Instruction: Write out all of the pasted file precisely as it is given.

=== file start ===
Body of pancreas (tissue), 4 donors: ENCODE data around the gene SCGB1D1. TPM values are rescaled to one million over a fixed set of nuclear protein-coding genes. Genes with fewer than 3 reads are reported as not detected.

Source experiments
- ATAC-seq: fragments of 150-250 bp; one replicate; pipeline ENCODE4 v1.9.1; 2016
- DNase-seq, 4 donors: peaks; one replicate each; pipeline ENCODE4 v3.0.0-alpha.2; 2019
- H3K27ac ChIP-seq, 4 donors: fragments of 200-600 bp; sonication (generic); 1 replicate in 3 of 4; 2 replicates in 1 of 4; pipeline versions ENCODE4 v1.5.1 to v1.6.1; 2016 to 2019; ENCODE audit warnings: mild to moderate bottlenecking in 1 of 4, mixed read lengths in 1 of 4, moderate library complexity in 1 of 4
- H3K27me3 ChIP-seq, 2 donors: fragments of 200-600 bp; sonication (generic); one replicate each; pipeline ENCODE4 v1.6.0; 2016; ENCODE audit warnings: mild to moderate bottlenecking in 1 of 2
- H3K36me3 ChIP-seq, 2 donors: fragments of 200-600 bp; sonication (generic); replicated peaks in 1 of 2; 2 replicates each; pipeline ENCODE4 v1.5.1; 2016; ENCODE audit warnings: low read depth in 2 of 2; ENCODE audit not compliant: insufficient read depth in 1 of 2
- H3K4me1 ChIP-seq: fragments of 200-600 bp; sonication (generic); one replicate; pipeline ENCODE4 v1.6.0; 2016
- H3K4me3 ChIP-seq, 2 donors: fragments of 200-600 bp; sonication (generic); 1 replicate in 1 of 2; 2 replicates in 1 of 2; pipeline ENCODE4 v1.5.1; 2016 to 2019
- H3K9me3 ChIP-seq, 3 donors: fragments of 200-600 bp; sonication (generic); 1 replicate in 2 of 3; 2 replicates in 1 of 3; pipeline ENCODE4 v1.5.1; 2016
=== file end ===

Body of pancreas (tissue), 4 donors: ENCODE data around the gene SCGB1D1. TPM values are rescaled to one million over a fixed set of nuclear protein-coding genes. Genes with fewer than 3 reads are reported as not detected.

Source experiments
- ATAC-seq: fragments of 150-250 bp; one replicate; pipeline ENCODE4 v1.9.1; 2016
- DNase-seq, 4 donors: peaks; one replicate each; pipeline ENCODE4 v3.0.0-alpha.2; 2019
- H3K27ac ChIP-seq, 4 donors: fragments of 200-600 bp; sonication (generic); 1 replicate in 3 of 4; 2 replicates in 1 of 4; pipeline versions ENCODE4 v1.5.1 to v1.6.1; 2016 to 2019; ENCODE audit warnings: mild to moderate bottlenecking in 1 of 4, mixed read lengths in 1 of 4, moderate library complexity in 1 of 4
- H3K27me3 ChIP-seq, 2 donors: fragments of 200-600 bp; sonication (generic); one replicate each; pipeline ENCODE4 v1.6.0; 2016; ENCODE audit warnings: mild to moderate bottlenecking in 1 of 2
- H3K36me3 ChIP-seq, 2 donors: fragments of 200-600 bp; sonication (generic); replicated peaks in 1 of 2; 2 replicates each; pipeline ENCODE4 v1.5.1; 2016; ENCODE audit warnings: low read depth in 2 of 2; ENCODE audit not compliant: insufficient read depth in 1 of 2
- H3K4me1 ChIP-seq: fragments of 200-600 bp; sonication (generic); one replicate; pipeline ENCODE4 v1.6.0; 2016
- H3K4me3 ChIP-seq, 2 donors: fragments of 200-600 bp; sonication (generic); 1 replicate in 1 of 2; 2 replicates in 1 of 2; pipeline ENCODE4 v1.5.1; 2016 to 2019
- H3K9me3 ChIP-seq, 3 donors: fragments of 200-600 bp; sonication (generic); 1 replicate in 2 of 3; 2 replicates in 1 of 3; pipeline ENCODE4 v1.5.1; 2016